I guess after 45 yrs of exp, bad judgement is bad judgement. We had gale warnings and small craft warnings all last week as the tropical storm moved south from Jax to Ft Lauderdale. Inner bouys reading 20 + seas, outer reading30+.
May 14, 2007
'Dream' boat runs aground
Sailor says craft not insured
By M.C. MOEWE
NEW SMYRNA BEACH -- After spending $60,000 two weeks ago for a sailboat, on Sunday a 65-year-old Ohio man watched as the vessel was dismantled and hauled away from a Volusia County beach.
"My lifelong dream was to own a boat like that," said Gary Grimm of Newport, Ohio, as he stood on New Smyrna Beach just south of Ponce de Leon Inlet where the 41-foot boat had run aground after 9 p.m. Friday.
As dozens of passersby took photos and brought their children to watch, a huge crane lifted the sailboat onto a flatbed truck. One official estimated the salvage effort could cost Grimm more than $10,000.
"I have no idea," Grimm said of what it might cost. "I know I'll have to pay it."He and his 19-year-old grandson were sailing the boat to the Chesapeake Bay from St. Petersburg where they had purchased and refurbished the vessel with a new motor, winch and other accessories.
Because the hull is made of a lightweight concrete, Grimm said he had not yet found an insurance company willing to sell him a policy for the boat. "This will put my retirement off for at least two years," said Grimm, a manager at an Ohio plant that manufactures things like small metal parts for automobiles.
Though officials said the buoys marking Ponce de Leon Inlet are lit with red and green lights, Grimm said he did not see them and thought he was still in deep water when his boat hit sand.
"There was no moon, it was pitch black," Grimm said. "I didn't know I was running aground until I heard a scrunch."
Beach Patrol Capt. Scott Petersohn said about five boats have suffered similar fates at Ponce Inlet in the past six years. "I don't know where we rank but it's up there," he said of how dangerous the inlet is. "It definitely requires local knowledge."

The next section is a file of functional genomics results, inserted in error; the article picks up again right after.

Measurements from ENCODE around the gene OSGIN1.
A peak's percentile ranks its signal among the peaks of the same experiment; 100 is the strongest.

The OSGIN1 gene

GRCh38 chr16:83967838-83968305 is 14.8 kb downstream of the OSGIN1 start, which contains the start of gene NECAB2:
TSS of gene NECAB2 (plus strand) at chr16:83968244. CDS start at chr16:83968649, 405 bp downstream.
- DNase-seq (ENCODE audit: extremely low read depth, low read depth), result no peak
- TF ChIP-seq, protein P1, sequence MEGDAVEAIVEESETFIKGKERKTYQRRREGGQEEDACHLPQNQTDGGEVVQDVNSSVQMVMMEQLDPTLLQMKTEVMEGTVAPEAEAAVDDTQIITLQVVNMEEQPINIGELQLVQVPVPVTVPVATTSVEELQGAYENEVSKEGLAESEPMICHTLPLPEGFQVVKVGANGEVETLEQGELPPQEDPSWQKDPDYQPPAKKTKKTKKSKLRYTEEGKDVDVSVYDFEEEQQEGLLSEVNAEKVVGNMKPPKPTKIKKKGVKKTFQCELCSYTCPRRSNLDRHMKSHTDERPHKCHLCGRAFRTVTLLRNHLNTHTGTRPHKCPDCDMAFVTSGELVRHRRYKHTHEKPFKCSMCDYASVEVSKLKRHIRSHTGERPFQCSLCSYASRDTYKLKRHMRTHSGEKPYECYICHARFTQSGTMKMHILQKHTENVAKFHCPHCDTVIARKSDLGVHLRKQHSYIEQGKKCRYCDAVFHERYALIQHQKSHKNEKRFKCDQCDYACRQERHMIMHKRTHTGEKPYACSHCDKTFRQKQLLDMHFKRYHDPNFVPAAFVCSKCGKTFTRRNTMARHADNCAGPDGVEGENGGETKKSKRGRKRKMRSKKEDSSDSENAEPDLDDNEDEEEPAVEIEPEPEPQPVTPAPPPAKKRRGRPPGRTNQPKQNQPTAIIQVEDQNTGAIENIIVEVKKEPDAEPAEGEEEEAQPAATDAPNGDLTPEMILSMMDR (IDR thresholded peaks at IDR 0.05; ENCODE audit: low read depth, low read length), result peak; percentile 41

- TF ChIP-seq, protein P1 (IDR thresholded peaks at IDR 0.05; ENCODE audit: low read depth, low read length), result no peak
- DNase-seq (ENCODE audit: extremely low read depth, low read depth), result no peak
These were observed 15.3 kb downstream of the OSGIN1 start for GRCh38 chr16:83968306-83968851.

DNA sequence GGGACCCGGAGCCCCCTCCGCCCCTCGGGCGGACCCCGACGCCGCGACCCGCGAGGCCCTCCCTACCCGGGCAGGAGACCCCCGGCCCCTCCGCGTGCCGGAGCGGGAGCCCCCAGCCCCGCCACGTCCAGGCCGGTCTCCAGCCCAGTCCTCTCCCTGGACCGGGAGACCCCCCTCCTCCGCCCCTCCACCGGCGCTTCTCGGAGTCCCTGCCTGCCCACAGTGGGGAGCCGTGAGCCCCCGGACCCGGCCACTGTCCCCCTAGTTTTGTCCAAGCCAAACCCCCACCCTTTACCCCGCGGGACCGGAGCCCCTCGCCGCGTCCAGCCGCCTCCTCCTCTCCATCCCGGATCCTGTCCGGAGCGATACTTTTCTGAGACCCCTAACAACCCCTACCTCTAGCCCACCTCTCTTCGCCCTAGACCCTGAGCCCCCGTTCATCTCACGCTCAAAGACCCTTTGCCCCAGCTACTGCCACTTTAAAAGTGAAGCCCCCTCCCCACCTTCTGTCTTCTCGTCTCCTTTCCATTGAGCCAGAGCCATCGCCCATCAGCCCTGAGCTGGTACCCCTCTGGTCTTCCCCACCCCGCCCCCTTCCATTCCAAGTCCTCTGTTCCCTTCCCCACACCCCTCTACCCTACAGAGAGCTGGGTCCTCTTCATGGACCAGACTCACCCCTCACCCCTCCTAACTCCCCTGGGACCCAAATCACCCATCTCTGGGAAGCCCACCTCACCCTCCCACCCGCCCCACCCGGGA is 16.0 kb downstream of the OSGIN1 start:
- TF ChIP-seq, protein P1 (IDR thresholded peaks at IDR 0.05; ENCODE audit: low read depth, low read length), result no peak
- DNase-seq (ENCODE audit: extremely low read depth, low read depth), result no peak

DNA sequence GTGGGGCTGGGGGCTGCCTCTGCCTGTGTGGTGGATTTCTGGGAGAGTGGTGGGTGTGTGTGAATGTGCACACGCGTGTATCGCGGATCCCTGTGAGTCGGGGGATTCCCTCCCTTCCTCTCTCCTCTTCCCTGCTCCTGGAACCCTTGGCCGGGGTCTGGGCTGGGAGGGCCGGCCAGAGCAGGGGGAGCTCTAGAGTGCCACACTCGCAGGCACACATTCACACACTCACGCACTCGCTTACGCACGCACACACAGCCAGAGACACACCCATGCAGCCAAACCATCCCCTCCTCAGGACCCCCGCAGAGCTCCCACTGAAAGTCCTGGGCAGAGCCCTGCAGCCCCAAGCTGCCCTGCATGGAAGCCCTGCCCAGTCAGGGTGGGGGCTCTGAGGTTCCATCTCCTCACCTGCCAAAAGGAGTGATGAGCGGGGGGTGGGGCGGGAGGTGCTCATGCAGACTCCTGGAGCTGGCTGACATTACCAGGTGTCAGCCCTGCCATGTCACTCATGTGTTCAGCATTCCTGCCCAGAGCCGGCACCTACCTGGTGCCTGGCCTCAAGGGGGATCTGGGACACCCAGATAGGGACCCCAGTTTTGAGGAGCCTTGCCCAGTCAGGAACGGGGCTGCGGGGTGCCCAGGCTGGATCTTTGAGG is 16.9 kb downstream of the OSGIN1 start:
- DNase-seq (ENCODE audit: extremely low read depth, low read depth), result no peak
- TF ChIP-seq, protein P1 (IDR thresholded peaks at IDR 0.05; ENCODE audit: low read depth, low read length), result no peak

Grimm said he and his grandson had encountered "atrocious waves" on Friday.
While Grimm has been sailing for 45 years, most of his time on the water has been spent in the Great Lakes. "The ocean seemed a little easier because the waves are bigger and longer," he said.
Derrick Scheer, Grimm's grandson, said they had left the St. Lucie area about 30 hours before the accident. "I had set the course," said Scheer, adding he believes the waves pushed them off track.
Shortly after they ran aground they called a commercial boat towing business to come get them but the company declined, Grimm said
After a boat of that size is in the breaking surf it's difficult to get out, Petersohn said. "You are just at the ocean's mercy there," he said.
Karen and Jim Atkins of Orlando met Grimm and his grandson while walking the beach Saturday and volunteered to give them transportation and a place to stay. "Anybody that sails can sympathize," Karen Atkins said. "(Grimm) said his wife was worried about him the day he left port."
Grimm said he has 12 children, ages 21 to 39. "I think I have 28 grandchildren," Grimm added after taking a few moments to count. "That's why I wanted a bigger boat. There was never enough room for everyone who wanted to come."
He still owns a 27-foot boat which he had planned to sell to help him pay for his new one, he said.
Now, if he can, he'll sell what's left of his 41-foot boat for a few thousand dollars. "I can salvage some parts," he said.
On Sunday the company hired to haul the boat away began cutting through metal on the boat. "Don't cut my mast," Grimm said mostly to himself as a screeching sound erupted and sparks flew.
He hadn't decided if he was going rename the boat that was dubbed Paws by the previous owners.
"I guess I'd call it Dreambreaker now," Grimm said.
Hell...SD is gonna jump on this one like a monkey on a banana...
Hmmmmm.... A cement boat......
What Giu... I see nothing wrong with making a boat outta concrete... ;) Going out and going aground on it... now that's a problem.
If your in a boat that is essentially made of "ground" seems like they just sorta went home.
I don't think the boat was the issue in this case...
I know about buoyancy, lead keels and all, but something is not quite right about a boat made from a material that sinks!
Umm... you do know the US Navy and US Coast Guard have a lot of ships made of steel. A lot of boats are made of aluminum too... Most forms of uncored fiberglass are denser than water... so would sink. Finally, most monohulls have a big chuck of concrete, iron, steel or lead attached to them, which definitely would sink without help from the rest of the boat.
read an interesting article in cruising world back in 95. guy made a trimaran outta concrete drainage pipe i believe, and used manhole covers as hatches. boat averaged less than 1 knot. left San francisco bay and took 3 days before he was out of visual sight. passage to hawaii took about three months or so, he moored it and end of article.
toss a piece of fiberglass in the water.
toss a chunk of cement in the water.
toss a plank of wood in the water.
which one floats:cool:
i wonder if you could make a boat out of lava rock?
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